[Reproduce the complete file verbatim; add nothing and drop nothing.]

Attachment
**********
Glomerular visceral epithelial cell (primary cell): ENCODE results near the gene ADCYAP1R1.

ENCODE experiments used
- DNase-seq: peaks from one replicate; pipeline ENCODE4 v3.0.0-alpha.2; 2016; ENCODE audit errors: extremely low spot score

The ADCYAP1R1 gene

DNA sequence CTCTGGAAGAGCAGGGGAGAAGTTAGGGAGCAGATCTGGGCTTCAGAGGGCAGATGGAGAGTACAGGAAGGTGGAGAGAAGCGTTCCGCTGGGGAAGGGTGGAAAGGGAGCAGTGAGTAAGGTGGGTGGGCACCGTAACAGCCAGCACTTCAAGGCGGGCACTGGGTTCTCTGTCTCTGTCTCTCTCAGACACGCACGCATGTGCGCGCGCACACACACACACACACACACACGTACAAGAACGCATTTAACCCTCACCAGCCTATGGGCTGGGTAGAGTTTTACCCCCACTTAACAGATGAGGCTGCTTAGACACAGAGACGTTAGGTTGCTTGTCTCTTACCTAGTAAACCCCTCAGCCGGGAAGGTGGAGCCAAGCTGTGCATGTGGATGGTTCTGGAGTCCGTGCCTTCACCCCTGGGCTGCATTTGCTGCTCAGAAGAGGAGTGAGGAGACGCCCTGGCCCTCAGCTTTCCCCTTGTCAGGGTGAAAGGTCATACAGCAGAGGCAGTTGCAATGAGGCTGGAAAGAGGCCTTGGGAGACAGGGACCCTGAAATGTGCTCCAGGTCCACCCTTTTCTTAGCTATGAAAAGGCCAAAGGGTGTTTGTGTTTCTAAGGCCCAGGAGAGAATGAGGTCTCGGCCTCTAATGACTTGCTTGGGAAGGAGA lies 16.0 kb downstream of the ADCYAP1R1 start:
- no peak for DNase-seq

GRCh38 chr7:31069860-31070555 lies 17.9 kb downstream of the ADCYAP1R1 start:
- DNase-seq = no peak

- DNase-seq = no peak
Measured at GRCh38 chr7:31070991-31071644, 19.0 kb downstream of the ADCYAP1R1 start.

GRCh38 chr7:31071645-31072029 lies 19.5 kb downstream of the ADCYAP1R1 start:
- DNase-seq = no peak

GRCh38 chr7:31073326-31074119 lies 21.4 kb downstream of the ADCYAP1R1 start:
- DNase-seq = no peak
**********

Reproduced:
Glomerular visceral epithelial cell (primary cell): ENCODE results near the gene ADCYAP1R1.

ENCODE experiments used
- DNase-seq: peaks from one replicate; pipeline ENCODE4 v3.0.0-alpha.2; 2016; ENCODE audit errors: extremely low spot score

The ADCYAP1R1 gene

DNA sequence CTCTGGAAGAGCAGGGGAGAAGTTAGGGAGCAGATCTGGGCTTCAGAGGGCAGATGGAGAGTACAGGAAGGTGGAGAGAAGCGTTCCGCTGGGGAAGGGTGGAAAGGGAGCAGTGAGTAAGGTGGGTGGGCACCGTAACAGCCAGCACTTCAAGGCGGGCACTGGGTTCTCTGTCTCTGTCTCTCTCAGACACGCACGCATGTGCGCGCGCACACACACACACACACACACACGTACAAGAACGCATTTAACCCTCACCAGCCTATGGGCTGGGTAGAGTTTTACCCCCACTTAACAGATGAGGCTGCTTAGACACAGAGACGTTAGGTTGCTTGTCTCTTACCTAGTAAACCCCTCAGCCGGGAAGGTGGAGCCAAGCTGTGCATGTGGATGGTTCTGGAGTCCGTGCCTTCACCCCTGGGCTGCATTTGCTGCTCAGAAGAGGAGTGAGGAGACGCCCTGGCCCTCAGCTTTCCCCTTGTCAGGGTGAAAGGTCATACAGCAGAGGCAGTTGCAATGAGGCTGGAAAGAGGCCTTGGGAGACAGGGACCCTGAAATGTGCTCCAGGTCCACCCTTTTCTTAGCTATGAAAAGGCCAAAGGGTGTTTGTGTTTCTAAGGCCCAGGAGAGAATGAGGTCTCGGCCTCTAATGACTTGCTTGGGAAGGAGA lies 16.0 kb downstream of the ADCYAP1R1 start:
- no peak for DNase-seq

GRCh38 chr7:31069860-31070555 lies 17.9 kb downstream of the ADCYAP1R1 start:
- DNase-seq = no peak

- DNase-seq = no peak
Measured at GRCh38 chr7:31070991-31071644, 19.0 kb downstream of the ADCYAP1R1 start.

GRCh38 chr7:31071645-31072029 lies 19.5 kb downstream of the ADCYAP1R1 start:
- DNase-seq = no peak

GRCh38 chr7:31073326-31074119 lies 21.4 kb downstream of the ADCYAP1R1 start:
- DNase-seq = no peak